Dressed for holidays

The Baltimore Sun

This year inexpensive, natural decorations are popular, as people turn to more traditional baubles to decorate their homes for Christmas.

With boughs of holly, fresh fruit, fresh greens, pine cones, wired ribbon and brown paper bags, a family can decorate their entire home for little or no expense, said Patti Pearce, owner of Flowers by Design, a floral shop on Main Street in Bel Air.

For years, Pearce has decorated homes and storefront windows in the county.

Although total sales have decreased, she said she has seen more customers this year. Last year she had a handful of business customers who spent $150 to $200, and this year she had about 20 customers, who spent about $75, she said.

"We really wanted to make Main Street look beautiful this year, so I gave businesses decorations at wholesale," she said. "I got a lot of customers, but they aren't spending a lot of money."

When she decorates homes, she gives people hints on how to save money, she said.

She has about a half-dozen homes that she decorates inside and out. Although the customers might spend between $500 and $1,500 for decorations, many of them choose to use the decorations in their home for multiple years after she decorates the first time, she said.

The first suggestion is to plan ahead.

When Pearce purchased her home, she planted a winterberry bush and a Magnolia tree in her yard, she said.

"Winterberry is very expensive to buy, even for a florist," she said. "But since I have it in my yard, I can go out and clip some off and use it for holiday decorations. I don't suggest that people go steal greens from their neighbors' yards, but that they use what they have available."

Pearce uses the greens in window boxes and on wreaths, centerpieces, swags and trees, she said.

"Many people put their window boxes away in the fall," she said. "Leave them up and clip fresh greens and put them over the dirt. Then put a bow on the box, and it looks beautiful."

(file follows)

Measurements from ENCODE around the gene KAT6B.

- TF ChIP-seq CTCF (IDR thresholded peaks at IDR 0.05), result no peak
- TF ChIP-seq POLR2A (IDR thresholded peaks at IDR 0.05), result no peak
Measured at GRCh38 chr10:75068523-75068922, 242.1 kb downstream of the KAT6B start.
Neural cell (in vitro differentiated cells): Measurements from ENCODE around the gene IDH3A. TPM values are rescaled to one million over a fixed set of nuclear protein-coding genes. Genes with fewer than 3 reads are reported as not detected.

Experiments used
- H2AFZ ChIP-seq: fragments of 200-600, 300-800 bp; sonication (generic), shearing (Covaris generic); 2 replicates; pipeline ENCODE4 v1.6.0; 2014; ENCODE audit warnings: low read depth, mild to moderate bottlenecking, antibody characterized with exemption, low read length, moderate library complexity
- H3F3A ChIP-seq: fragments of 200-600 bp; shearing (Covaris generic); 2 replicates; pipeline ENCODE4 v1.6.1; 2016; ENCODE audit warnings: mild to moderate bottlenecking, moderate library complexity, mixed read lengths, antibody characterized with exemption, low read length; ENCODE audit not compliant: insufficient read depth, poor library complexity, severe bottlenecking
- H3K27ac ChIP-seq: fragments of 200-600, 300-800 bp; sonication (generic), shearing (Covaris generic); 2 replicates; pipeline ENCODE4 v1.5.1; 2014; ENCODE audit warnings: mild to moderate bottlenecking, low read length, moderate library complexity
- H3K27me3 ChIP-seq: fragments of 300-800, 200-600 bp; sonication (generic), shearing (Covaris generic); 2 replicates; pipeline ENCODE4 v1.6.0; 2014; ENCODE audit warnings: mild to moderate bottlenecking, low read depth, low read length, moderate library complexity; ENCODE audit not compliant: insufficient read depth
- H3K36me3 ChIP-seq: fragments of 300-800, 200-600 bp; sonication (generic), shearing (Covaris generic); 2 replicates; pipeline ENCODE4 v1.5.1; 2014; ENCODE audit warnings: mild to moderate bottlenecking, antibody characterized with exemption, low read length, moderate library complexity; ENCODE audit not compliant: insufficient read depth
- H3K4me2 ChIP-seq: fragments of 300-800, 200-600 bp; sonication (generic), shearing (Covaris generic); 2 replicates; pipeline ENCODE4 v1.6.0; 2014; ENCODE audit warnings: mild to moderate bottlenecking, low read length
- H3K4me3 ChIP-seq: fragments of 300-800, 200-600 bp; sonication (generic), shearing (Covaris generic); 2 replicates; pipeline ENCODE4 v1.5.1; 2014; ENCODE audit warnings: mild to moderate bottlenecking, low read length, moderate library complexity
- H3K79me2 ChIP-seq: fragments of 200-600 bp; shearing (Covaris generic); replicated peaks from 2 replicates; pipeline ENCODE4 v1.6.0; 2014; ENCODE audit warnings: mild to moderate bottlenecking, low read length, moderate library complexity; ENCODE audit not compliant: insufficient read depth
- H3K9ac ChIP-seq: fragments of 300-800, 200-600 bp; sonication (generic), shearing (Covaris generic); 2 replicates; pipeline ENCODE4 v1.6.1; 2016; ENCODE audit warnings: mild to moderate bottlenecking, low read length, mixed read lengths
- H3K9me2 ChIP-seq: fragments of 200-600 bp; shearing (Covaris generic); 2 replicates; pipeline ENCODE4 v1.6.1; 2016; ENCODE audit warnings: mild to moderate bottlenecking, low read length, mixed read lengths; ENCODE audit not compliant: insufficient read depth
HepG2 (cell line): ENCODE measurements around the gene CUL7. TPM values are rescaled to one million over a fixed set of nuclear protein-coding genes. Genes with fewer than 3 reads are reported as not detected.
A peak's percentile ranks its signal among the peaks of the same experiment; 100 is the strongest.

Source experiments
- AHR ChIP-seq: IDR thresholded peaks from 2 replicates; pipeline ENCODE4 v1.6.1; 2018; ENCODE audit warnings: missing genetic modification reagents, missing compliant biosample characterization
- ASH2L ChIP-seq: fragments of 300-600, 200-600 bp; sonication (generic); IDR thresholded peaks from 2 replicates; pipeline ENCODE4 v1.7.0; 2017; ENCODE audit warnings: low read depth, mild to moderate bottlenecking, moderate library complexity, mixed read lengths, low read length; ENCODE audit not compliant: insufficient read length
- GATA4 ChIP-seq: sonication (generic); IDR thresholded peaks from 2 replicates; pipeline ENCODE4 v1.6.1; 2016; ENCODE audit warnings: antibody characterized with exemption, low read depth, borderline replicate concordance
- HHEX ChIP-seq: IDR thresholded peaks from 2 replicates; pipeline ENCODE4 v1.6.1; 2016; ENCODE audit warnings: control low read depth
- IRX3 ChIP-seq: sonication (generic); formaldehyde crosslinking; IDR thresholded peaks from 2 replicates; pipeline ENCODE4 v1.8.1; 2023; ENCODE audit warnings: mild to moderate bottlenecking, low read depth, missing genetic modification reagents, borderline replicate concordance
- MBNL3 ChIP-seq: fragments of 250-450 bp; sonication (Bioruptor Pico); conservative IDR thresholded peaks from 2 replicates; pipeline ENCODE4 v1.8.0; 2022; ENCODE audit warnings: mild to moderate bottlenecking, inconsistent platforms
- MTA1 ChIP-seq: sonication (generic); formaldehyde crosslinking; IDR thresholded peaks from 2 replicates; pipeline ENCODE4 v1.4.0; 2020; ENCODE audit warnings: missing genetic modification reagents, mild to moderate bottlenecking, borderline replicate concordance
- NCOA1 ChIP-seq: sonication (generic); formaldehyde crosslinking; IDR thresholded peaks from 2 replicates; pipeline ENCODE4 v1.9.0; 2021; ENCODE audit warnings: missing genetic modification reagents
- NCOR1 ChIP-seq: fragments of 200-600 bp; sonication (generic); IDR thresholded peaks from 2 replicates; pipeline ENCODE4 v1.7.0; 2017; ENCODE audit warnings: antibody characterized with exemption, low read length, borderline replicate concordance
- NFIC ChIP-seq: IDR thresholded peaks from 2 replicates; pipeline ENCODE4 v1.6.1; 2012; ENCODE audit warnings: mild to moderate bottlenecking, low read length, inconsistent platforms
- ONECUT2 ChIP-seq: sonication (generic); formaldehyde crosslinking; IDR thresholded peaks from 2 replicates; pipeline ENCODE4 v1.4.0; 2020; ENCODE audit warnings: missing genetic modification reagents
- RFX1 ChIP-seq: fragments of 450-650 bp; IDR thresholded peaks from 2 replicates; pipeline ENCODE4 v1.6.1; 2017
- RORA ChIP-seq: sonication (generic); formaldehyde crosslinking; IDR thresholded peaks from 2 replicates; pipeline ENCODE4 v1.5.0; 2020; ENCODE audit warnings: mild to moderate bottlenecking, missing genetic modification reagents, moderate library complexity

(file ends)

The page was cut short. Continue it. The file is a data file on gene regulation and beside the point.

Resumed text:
Or gather fresh pine cones and spray paint them gold and put them in a bucket on the front porch, she said.

One tip that she gives people is to use wired ribbon. The initial cost is more, but it can be used four or five years, she said.

She also suggests using artificial garlands inside the home, and a fresh green wreath on the front door.

"You can keep artificial garland and just change the bows or adornments," she said. "Put a fresh wreath on the door because when people come in they smell the evergreen scent. It sets the mood for the decorations inside. Then light an evergreen-scented candle inside, and people won't know if your decorations are fresh or not."

Another idea is to use brown grocery bags for wrapping paper, she said.

"Brown bags are very natural looking," she said. "You wrap them inside out, and then put a big tartan plaid or something like it on the present. When Christmas is over, the bows can be saved and used again."

Fresh fruit, artichokes and pomegranates are also popular this year, she said.

"You can take a bunch of pine cones and apples and place them in a bucket on the porch," she said. "It costs virtually nothing, and looks great. Then you can feed the apples to the squirrels after Christmas."

Whether they are buying new or using what they have, people are using traditional decorations, she said.

In previous years, purple, gold, pink and other flashy colored decorations have been popular, but this year, people are going back to red, she said.

"This year people are keeping it simple and traditional," she said. "They are putting simple white lights around the windows and candles in the windows, instead of a wreath in every window."

Elaine Sell also has noticed people tightening their belts in recent years. As the co-owner of Christmas Magic, a shop in Havre de Grace that opened in 2000, Sell has heard a lot of feedback from customers about decorations, she said.

"Most people are going traditional again," said Sell, who is closing the shop after the Christmas season this year. "And some people are just tightening their belts and not buying. They want to hang onto their money until the economy gets better."

But the temptation is too great for some people who feel they have to have some new decorations.

Vicki Arnold of Street decorated her home with 30 Christmas trees, seven of which she bought in the past two weeks, she said.

Although she uses some of the same trees, she changes the decorating theme of the trees each year, she said.

Last year, she decorated a fluorescent green tree with Mardi Gras decorations and this year she decorated the tree with a Grinch theme, she said.

Although she mixes her old decorations with the new, she didn't cut back this year.

"I'm fueling the economy," she said. "Someone has to. I always go over the top when I decorate. I'm very whimsical in my decorating."

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